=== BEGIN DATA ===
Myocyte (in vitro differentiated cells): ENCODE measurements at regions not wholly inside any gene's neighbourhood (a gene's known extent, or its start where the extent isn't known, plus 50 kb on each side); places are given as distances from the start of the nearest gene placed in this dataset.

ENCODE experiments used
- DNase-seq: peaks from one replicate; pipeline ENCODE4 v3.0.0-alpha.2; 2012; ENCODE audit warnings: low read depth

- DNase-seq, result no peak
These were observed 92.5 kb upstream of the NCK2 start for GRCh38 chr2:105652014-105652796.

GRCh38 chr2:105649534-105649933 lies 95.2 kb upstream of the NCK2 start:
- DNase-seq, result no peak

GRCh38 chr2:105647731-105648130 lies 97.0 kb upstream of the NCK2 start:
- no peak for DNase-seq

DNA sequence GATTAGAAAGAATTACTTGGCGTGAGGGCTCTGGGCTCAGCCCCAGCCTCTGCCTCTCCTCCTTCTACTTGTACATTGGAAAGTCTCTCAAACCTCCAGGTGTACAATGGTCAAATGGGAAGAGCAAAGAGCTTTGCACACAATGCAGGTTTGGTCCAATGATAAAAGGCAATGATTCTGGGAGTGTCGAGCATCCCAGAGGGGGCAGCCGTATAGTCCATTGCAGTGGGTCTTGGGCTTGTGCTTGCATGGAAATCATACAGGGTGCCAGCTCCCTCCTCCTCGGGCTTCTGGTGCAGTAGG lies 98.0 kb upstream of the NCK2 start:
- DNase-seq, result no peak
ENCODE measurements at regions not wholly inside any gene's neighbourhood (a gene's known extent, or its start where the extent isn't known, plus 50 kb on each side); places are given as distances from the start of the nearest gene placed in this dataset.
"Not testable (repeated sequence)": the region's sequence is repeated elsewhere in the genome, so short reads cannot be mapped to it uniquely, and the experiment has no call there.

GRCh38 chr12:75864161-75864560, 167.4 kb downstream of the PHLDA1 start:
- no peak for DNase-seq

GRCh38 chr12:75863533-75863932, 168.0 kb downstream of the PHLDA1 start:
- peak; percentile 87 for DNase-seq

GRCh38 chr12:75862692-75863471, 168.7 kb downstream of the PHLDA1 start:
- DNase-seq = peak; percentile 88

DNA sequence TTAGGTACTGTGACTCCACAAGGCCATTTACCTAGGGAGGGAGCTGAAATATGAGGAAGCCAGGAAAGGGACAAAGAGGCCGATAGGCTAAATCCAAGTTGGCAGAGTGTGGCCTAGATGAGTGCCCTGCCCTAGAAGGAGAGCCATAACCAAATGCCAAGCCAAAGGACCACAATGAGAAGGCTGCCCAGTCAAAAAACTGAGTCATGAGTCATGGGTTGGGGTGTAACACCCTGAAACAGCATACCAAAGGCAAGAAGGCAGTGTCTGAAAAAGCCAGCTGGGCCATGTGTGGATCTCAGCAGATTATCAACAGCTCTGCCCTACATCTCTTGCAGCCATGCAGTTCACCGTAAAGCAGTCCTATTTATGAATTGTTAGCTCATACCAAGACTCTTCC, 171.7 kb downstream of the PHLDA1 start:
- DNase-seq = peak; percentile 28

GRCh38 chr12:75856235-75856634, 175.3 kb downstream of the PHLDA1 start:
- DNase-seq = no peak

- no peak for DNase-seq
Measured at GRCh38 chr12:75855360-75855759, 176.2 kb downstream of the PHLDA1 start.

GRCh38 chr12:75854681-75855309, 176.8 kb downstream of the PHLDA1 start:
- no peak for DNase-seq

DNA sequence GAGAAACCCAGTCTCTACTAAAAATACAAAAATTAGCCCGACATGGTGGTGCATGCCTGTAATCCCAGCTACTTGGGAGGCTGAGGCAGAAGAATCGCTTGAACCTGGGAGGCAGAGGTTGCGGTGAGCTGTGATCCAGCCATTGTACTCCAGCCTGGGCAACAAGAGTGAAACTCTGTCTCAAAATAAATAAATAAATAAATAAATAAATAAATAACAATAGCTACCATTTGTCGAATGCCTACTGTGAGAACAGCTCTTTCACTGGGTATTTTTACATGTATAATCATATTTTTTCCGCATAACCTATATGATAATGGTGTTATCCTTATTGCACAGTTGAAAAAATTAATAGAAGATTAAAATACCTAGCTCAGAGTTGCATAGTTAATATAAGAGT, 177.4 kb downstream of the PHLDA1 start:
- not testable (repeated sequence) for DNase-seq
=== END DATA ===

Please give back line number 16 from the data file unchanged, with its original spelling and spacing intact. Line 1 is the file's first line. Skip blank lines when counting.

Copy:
GRCh38 chr12:75863533-75863932, 168.0 kb downstream of the PHLDA1 start: